By Bakyt Beshimov and Martha Brill Olcott
Published by Carnegie Endowment for International Peace
Roza Otunbayeva and the Kyrgyz interim government deserve enormous credit for trying to turn a popular insurrection into a chance for democracy even in the face of horrific violence and mass creation of refugees. But they have put this opportunity at risk by going forward with Sunday’s scheduled referendum on a new constitution. While a referendum is, in principle, a way to empower the population to make political choices, the timing of Kyrgyzstan’s vote will make these Kyrgyz leaders unpopular with a significant part of the population and could provoke even greater unrest, possibly even putting the survival of the Kyrgyz state at risk .
Sunday’s vote puts a new a new constitution before Kyrgyz voters, which if passed will create a parliamentary form of government. Voters will also be asked to support Otunbayeva serving as president until the end of 2011.
The timing of the referendum made sense in mid-May when the proposed constitution was released and the vote for Otunbayeva as an interim president was first proposed. The hope was that the referendum would legitimize the interim government before popular support for it lessened.
But now this logic is more problematic given the deadly violence that has swept the southern region. An estimated 400,000 Kyrgyz citizens (mostly ethnic Uzbeks) have fled their homes—with more than 100,000 finding temporary safe haven across the border in Uzbekistan—and there are reports of untold numbers, even thousands, killed. Large parts of the south remain under martial law.
Holding the referendum at a time of such great turmoil is an enormous risk. Imagine what will happen if the referendum fails, or if it passes but with only 30 percent voter turnout—the minimum for a valid result—or if the election is marked by accusations of major voter fraud. The interim government would lose whatever legitimacy it currently has in Kyrgyzstan and will be wholly dependent upon the international community to remain in power. The risk of civil war rises dramatically.
Regardless of the result, the very fact that a vote is being held under current conditions will likely further divide the country’s north (home to most of the provisional government) from the south where tens of thousands of citizens are still in Uzbekistan and unable to vote, and even larger numbers are likely to be too frightened to vote due to lingering fears that going out in public means risking attack.
The OSCE’s decision to withdraw its election monitors means that the government will not be able to call upon impartial international authorities to help them respond to the inevitable claims of vote fraud that the lingering ethnic tensions are certain to produce.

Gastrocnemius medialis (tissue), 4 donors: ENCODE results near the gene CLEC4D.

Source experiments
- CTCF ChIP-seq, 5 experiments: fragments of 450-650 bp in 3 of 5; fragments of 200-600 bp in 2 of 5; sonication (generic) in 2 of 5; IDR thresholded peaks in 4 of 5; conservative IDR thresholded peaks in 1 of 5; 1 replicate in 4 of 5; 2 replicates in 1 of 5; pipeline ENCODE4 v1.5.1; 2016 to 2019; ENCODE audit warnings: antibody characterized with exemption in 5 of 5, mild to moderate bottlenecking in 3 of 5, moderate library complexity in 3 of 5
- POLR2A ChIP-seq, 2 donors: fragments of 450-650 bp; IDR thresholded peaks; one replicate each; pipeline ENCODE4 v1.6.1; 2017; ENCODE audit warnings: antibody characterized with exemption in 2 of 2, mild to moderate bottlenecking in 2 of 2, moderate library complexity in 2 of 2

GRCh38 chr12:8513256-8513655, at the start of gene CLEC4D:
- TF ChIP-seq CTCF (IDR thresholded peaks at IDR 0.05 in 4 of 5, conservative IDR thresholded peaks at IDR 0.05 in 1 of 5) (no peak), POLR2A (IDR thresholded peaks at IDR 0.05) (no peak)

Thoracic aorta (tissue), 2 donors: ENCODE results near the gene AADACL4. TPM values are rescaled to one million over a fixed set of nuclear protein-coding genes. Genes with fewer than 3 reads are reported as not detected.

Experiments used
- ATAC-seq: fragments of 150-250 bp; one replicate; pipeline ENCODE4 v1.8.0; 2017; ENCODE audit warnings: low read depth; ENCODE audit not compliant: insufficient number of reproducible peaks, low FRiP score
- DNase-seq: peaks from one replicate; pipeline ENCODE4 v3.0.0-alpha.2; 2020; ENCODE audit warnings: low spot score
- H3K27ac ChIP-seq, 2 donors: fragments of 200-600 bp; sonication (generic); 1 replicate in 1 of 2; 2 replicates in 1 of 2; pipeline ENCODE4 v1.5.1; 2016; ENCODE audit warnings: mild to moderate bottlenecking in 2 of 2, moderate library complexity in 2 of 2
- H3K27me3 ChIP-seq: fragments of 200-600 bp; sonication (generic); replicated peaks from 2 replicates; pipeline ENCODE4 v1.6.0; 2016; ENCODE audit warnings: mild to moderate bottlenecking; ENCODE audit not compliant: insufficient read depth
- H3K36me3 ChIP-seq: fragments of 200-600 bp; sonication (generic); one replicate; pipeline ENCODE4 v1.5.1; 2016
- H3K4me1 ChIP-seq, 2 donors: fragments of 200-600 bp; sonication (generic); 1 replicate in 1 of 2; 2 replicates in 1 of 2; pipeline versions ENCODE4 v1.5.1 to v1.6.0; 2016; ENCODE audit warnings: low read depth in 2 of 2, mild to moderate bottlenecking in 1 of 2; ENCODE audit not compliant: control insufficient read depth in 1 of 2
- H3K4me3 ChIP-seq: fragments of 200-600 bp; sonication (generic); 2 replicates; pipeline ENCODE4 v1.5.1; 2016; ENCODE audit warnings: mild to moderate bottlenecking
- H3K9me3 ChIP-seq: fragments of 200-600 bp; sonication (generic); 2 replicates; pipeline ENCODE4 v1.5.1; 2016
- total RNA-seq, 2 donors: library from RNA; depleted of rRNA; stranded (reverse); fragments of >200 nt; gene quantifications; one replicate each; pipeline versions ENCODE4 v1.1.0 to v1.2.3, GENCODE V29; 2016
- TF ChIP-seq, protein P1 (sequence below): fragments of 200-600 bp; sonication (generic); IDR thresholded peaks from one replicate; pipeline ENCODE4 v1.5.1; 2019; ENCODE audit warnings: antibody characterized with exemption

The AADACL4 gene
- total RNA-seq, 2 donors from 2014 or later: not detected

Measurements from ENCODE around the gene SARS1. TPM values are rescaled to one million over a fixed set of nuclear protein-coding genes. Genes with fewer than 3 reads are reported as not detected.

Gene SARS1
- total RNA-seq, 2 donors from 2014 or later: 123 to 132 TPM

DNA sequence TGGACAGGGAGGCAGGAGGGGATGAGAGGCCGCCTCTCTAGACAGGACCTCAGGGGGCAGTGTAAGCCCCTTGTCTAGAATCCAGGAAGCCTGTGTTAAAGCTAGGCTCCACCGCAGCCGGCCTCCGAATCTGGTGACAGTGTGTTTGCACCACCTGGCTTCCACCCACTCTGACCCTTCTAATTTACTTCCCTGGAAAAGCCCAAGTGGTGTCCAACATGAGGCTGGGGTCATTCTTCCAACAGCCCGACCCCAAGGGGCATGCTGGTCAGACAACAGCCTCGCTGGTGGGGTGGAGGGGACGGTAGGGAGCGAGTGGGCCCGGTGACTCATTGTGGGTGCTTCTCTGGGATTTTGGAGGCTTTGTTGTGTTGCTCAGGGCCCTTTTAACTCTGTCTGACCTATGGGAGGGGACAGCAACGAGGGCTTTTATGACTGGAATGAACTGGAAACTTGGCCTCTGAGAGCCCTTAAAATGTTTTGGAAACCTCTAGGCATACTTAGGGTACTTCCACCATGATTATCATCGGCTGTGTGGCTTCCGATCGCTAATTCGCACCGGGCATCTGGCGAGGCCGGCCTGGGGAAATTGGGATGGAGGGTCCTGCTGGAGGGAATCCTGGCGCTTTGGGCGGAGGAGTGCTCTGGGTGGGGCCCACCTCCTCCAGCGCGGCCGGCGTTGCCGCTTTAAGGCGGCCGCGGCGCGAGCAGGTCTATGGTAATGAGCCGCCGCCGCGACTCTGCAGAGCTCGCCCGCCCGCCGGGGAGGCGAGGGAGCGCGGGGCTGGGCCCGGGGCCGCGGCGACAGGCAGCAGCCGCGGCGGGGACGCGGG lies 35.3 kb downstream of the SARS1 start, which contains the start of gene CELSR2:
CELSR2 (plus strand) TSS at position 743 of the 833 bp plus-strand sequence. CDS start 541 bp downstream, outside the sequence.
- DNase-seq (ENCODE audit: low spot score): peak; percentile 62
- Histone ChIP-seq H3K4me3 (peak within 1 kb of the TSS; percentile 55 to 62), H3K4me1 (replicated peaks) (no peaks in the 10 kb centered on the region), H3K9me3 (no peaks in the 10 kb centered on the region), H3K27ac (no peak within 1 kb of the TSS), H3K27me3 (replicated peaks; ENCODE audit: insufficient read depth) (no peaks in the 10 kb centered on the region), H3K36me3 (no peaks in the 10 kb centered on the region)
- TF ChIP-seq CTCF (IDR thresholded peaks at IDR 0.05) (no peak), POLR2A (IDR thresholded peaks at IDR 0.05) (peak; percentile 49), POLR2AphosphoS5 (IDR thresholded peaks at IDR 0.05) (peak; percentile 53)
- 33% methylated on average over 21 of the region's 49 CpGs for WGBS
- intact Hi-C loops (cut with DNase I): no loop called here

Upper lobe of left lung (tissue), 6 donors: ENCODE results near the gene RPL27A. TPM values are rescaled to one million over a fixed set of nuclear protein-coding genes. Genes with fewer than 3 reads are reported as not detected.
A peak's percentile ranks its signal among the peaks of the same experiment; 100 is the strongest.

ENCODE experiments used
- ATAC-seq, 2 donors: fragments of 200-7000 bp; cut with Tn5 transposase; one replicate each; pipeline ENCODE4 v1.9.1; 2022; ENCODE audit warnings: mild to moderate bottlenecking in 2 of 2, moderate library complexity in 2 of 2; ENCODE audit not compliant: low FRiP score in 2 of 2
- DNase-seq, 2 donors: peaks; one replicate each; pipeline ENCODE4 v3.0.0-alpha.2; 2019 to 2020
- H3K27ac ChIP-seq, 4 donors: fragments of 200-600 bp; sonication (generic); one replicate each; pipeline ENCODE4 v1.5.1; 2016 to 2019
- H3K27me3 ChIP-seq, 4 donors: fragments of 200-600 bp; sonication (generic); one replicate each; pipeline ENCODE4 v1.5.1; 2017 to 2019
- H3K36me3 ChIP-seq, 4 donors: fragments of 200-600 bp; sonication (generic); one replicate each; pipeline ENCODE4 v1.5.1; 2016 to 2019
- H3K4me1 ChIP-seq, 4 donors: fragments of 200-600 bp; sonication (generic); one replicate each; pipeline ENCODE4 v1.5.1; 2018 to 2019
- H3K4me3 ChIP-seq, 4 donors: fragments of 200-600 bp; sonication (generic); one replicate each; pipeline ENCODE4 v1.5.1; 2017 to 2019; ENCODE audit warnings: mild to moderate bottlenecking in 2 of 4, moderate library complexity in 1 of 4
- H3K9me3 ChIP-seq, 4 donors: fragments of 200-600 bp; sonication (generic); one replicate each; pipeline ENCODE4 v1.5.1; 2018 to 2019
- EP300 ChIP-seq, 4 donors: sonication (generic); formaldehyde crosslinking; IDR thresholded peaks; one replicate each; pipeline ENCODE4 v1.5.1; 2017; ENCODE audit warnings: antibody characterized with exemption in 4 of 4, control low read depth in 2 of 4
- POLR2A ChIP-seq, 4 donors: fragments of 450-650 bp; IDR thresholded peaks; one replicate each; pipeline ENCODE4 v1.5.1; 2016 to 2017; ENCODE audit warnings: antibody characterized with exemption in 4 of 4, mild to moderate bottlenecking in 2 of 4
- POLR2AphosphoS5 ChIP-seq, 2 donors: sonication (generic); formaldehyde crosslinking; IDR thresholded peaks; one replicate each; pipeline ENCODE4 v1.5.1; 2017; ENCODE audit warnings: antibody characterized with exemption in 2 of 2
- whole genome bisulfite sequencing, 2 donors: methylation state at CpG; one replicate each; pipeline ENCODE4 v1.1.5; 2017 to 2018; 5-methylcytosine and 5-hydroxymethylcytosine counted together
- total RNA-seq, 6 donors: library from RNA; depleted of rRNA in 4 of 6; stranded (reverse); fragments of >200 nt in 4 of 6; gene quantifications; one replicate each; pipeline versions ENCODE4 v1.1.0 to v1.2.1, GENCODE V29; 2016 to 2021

If the constitution is approved, Otunbayeva’s presidency gains greater legal credibility but the interim government will still face the formidable task of uniting the country.
Once the referendum is over, President Otunbayeva should take advantage of her enhanced legal position to press more firmly for the political and national consolidation of her troubled population.
One good way to do this would be to enlarge her interim government to reinforce the goal of national reconciliation. The interim government should be expanded to incorporate representatives of all major political leaders and factions in the country—the only exception would be President Bakiyev, his family, and those individuals who have committed economic or other crimes. This new government would have greater credibility in appealing to the international community for assistance to address Kyrgyzstan’s concurrent humanitarian and economic crises, and to get military support if civil order once again fails.
Such a government would send a message to Kyrgyzstan’s citizens that the parliamentary election campaign need not be divisive, and will make it easier to form the political coalition necessary to form a new government in the event that no party gains of majority of seats in the October elections—which is very likely.
The stakes in the parliamentary election are very high. According to the new constitution the majority political party or faction will chose the prime minister, the government, and its program. Kyrgyzstan’s prominent political figures should go into it all equally committed to a peaceful election process and the smooth transition from the interim government to its parliamentary successor. A government of national political consolidation would help make this a reality.
This is an outcome many in Kyrgyzstan would welcome. Kyrgyzstan’s friends—be they the United States, Russia, China, or its Central Asian neighbors, should all be sending Bishkek the same message. Kyrgyzstan’s leaders must be told with one voice that building a popular consensus to ward off state collapse should be their highest priority.